Jason Reigstad is on a crusade to warn about lurking danger in more than 100 parking garages, each with an underdesigned—and non-code-complaint—precast double-T slab system.
There have been local failures but no major injuries in at least three garages that contain the prestressed double-Ts reinforced with a product called C-Grid, a grid of high-strength carbon-fiber-reinforced polymer (FRP).
Reigstad thinks it’s a matter of time until someone gets seriously hurt or worse. “This is a life-safety issue,” says the vice president of the 40-person structural practice Reigstad & Associates Inc., formed by his father, Gordon, 38 years ago.
St. Paul, Minn.
ENR 4/10/17 p. 10
Project manager is on a campaign to alert owners of more than 100 parking garages that their underdesigned double-Ts may be in danger of failure.
Reigstad’s world started to change nearly three years ago. On Feb. 19, 2015, and April 15, 2016, there were two separate failures involving C-Grid double-Ts, supplied by Metromont Corp., at two garages, both completed in 2010 at Harrah’s Cherokee Casino and Hotel, in Cherokee, N.C.
The 46-year-old Reigstad, a 2011 graduate civil engineer of the University of North Dakota, was the project manager for his firm, which was the engineer-of-record for the overall hotel-casino development, owned by the Tribal Casino Gaming Enterprise (TCGE) of the Eastern Band of the Cherokee Indians.
The engineer, which was not responsible for the double-Ts in either garage, investigated the failures for TCGE. The FRP reinforcing was underdesigned by “nearly a factor of four,” if following the prevailing FRP standard, says Reigstad.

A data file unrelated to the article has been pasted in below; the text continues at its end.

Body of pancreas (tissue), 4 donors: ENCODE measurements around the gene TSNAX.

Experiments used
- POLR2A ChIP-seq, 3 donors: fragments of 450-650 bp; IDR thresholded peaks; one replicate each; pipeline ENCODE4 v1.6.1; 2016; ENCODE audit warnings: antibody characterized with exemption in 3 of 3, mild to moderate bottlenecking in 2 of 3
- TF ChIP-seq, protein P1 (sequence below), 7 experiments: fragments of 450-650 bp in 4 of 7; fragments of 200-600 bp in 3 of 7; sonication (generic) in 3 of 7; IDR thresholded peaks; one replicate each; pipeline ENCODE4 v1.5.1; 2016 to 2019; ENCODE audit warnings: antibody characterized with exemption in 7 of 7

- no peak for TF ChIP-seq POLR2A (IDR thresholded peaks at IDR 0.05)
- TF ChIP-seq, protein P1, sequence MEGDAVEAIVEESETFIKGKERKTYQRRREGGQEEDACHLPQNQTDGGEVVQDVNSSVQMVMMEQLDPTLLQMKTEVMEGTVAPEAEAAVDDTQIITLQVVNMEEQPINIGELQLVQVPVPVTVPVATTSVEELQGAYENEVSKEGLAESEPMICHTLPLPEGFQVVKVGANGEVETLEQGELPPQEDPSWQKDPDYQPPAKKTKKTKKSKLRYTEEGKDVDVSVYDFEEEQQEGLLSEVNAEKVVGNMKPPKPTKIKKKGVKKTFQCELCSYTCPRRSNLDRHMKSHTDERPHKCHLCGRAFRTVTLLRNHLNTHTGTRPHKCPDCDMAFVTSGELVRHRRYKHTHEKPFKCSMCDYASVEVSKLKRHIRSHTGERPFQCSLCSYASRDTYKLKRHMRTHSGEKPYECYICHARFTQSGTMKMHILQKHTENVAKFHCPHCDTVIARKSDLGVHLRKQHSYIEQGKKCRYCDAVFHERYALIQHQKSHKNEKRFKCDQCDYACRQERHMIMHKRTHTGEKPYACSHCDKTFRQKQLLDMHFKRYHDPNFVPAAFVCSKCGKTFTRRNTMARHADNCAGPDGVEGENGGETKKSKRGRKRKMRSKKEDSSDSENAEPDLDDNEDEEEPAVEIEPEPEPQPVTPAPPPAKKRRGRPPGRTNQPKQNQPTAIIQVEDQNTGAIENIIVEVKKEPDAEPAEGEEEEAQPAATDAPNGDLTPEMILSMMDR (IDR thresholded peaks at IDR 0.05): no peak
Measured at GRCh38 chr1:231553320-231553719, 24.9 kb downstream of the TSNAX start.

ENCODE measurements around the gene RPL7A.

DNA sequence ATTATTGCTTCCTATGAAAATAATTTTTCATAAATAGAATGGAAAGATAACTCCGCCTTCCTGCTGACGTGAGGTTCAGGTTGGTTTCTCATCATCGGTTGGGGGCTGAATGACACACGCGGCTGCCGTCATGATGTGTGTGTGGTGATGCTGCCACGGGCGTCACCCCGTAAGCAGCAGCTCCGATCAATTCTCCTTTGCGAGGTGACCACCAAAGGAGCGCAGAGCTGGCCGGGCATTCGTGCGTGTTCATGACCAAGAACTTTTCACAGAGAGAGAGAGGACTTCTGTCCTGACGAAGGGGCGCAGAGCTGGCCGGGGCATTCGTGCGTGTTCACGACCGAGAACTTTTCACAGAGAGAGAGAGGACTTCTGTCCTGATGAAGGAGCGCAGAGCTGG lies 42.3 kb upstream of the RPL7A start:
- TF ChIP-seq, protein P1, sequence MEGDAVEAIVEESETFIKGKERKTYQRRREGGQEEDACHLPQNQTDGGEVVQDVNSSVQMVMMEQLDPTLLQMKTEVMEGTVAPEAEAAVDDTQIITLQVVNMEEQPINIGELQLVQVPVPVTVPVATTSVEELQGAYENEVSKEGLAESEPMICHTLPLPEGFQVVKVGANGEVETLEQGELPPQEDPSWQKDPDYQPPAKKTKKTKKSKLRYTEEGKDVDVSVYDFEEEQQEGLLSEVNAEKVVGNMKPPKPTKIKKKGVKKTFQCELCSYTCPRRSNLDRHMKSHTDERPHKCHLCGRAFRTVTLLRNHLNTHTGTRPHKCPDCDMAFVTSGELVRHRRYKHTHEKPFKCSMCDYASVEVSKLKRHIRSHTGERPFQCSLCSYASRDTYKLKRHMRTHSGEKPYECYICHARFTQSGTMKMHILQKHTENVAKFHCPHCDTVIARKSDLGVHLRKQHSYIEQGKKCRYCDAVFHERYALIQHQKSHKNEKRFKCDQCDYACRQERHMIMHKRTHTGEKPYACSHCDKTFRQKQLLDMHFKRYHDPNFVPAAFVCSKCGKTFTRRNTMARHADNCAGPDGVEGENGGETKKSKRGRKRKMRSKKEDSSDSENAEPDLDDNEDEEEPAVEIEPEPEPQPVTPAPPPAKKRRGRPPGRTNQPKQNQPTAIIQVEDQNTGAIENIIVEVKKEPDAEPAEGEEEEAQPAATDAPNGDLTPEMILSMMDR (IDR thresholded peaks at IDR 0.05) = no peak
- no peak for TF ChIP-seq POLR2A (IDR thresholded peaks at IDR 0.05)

After a survey to pin down how many other garages have C-Grid double-Ts, Reigstad contacted the parties involved with the product, which is no longer sold. “No one was stepping up to the plate to take responsibility, so I felt compelled to do whatever we could to get the word out,” says Reigstad. “I was frustrated, so I reached out to ENR.”
Aaron Lay—a partner at Hamilton Stephens Steele & Martin, which filed a lawsuit on behalf of TCGE that went into binding arbitration—calls Reigstad’s actions “courageous. Most engineers run for cover when there is a problem.”
Last year, W.L. Gamble, a professor emeritus of civil engineering at the University of Illinois, worked with the Reigstads to pinpoint the causes of the Harrah’s failures. “Jason’s work on this is tireless,” he says, adding, “One of my colleagues calls [the situation] a ticking time bomb.”
In late December, the arbitration panel granted TCGE a multimillion-dollar award. Next month, Reigstad expects to begin warning the owners of the other affected garages.
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